A Conversation With 1A Host Joshua Johnson

Jul 9, 2018

Joshua Johnson is the host of 1A.
Credit WAMU

A new program is part of WFAE's news lineup. 1A -- which stands for First Amendment -- airs weekdays from 10am to noon in place of On Point. Johnson spoke to WFAE News Director Greg Collard about his news philosophy and how the show strives to connect with listeners.

Johnson says it was good timing when 1A debuted in January 2017. I assumed that was because of the election of President Trump. Not exactly.

"I knew that regardless of who won the election, the program we were going to create would be necessary because either we would be dealing with the first term of Donald Trump or we would be dealing with America's first ever female head of state,” says Johnson. “Either way, the nation was going to need to talk quite a bit."

That means reaching out to listeners in a way that Johnson says lets them co-author the show. And he says it means not overly relying on experts from Washington D.C.

Joshua Johnson: The main thing that we look for from our audience is their personal stories. You know it's one thing to ask people for their opinion but I can argue your opinion I can't argue your life and it elevates people to an incredibly important place. If they are able to tell their own story. Because you are the expert on your life. So one of the best kinds of engagement when we ask people to leave us a voicemail or now use our new app called 1A Vox Pop and leave us a an audio file with their story. It just allows you to be an authority. And it makes your story just as important as whatever our expert guest has to say. That's what makes the show more than just this “intellectual examination of the issues of the day.” It makes it a lens on things that matter to people just like you and me. That's when the show really works.

Greg Collard: What have you learned as the host of this program, both professionally personally - about the nation? What have you learned?

Johnson: I've learned that it's not as bad as people think. I've learned that there are people across the political spectrum who are so tired of the screaming and yelling, even in DC. You know, if you think about going into a forest and seeing an ant hill, like a big hill of red angry army ants – If you look at that ant hill and think that's the forest -- that's kind of the equivalent of our news environment today.

Now, that ant hill is real but it's not the forest. The forest is vast and Congress and the divisions -- they're real. The White House and the controversies they're in are real but that's the ant hill. There's so much more to America than that and I don't want to miss the forest for not even the trees, but for the ants. Our job is to zoom out and to not ignore the ant hill, but to not ignore the forest either.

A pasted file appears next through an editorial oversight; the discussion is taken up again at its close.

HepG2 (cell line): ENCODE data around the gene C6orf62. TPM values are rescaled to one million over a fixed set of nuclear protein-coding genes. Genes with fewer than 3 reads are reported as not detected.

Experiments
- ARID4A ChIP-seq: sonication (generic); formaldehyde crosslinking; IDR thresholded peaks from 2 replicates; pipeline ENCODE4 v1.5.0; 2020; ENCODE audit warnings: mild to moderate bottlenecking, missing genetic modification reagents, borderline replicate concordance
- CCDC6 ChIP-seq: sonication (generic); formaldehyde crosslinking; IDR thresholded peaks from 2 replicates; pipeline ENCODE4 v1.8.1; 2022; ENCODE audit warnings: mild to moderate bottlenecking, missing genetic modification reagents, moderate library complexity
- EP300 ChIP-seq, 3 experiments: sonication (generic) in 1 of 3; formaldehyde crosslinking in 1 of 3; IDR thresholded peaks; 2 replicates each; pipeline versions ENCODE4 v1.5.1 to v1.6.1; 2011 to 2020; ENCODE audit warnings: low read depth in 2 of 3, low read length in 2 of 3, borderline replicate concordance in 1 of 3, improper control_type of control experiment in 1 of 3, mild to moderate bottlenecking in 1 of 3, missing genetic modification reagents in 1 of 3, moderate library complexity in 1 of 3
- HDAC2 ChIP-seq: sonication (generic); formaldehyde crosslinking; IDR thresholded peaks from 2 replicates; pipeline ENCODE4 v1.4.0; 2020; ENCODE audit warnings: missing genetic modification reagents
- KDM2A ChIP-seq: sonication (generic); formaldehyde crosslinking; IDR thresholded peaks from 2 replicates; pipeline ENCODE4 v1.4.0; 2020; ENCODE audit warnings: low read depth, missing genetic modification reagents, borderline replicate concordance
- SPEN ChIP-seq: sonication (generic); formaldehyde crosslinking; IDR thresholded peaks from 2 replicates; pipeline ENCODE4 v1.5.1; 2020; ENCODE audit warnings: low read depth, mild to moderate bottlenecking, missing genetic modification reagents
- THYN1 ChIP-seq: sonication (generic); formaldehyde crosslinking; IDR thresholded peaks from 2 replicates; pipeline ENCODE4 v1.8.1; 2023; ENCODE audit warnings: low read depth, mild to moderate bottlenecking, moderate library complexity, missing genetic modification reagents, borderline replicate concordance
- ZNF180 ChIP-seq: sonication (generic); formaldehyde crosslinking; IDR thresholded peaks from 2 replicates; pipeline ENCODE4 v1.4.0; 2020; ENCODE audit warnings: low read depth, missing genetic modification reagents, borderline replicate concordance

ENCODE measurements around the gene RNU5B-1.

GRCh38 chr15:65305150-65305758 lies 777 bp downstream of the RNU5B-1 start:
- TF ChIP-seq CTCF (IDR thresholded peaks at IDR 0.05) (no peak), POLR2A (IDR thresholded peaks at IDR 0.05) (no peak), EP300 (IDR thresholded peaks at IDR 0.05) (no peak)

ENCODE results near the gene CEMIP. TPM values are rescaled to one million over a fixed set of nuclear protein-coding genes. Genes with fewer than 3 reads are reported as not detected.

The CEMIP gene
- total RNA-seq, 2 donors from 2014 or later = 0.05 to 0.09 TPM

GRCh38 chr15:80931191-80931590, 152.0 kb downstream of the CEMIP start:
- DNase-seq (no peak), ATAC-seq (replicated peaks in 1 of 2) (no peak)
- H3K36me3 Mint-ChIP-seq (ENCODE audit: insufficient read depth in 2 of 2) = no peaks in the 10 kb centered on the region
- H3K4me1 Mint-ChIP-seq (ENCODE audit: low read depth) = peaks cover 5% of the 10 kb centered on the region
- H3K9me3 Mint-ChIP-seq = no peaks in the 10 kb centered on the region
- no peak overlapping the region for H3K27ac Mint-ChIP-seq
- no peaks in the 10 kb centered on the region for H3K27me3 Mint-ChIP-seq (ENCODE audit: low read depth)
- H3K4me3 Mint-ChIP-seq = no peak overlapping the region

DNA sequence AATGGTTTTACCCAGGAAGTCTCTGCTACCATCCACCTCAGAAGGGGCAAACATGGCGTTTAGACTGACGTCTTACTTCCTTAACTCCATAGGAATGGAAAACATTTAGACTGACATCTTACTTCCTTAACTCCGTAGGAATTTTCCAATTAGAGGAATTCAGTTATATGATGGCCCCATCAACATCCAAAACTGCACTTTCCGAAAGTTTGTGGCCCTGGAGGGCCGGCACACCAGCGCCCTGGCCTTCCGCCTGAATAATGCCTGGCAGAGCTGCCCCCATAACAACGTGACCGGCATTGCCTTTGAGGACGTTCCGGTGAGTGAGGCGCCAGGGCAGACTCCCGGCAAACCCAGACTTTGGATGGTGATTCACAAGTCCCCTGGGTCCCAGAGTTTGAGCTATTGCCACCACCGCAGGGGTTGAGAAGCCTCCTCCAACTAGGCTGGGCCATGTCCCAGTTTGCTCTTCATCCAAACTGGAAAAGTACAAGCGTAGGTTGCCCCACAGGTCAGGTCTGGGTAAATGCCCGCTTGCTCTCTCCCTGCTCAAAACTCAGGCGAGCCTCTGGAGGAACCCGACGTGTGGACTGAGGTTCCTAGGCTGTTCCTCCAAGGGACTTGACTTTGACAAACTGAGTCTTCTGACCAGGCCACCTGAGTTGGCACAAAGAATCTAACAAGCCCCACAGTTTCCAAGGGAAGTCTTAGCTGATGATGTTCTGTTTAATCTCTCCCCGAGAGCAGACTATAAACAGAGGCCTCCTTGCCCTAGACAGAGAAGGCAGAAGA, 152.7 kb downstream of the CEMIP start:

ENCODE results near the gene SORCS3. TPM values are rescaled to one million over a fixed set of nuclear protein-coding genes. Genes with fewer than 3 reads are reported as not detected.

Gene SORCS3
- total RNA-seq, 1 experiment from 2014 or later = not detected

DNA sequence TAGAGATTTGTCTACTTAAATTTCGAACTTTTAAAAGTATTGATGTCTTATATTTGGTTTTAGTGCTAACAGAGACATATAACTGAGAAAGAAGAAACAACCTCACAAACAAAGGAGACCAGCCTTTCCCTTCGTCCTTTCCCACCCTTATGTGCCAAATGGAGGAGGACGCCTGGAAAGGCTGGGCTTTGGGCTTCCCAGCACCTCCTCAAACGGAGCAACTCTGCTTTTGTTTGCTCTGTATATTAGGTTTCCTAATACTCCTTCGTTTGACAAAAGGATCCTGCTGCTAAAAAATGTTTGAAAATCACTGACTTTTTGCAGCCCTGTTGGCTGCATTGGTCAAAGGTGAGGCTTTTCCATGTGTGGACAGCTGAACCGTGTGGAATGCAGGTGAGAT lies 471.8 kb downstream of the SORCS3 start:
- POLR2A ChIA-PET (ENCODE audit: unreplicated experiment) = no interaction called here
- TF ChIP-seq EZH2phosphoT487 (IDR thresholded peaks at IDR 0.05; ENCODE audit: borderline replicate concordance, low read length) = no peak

Collard: Is this an evolution you've had as a reporter? How did you get to this point?

Johnson: Well. I never liked yelling and screaming. I'm not the kind of person who likes bickering and arguing and cussin’ and fussing and fighting. I've never liked talking about my own politics. Ever since I've been registered to vote -- I always remembered not wanting to tell people whether or not I was affiliated with a party and which party I was part of or how I voted or who I voted for.

I just never liked it because – and it didn't take me long to realize that question really has nothing to do with me. That question is about you. It's about you reassuring yourself that I am OK for you to like. You want to reassure yourself that you have made a good choice and the people you associate yourself with. And then it's OK to keep me in your inner circle. And after a while I realized I don't care what you think of me, especially if it's just to assuage your conscience.

And so it caused me to flip around and view people very differently and it forced me to think of people outside of this kind of (the) paradigm that everything seems to fall into. And so as I became a journalist, I kind of resolved not to pigeonhole others but to see them as best I could for the fullness of who they are and one day allows us to do that.

Collard: When you think of Charlotte and the news that happens here, what comes to mind?

Johnson: I don't know.  I don't.

Collard: OK.

Johnson: I don't know Charlotte, and I say that with no shame. I would be lying if I said I fully understood Charlotte. I can't recall that I've ever been (in Charlotte) except through the airport. And I would love to know Charlotte better. I think that's one of the nice things about this job is that I don't have to know. You know, we have to have the willingness to say, ‘We're not sure about this, but you probably know. Tell us your story.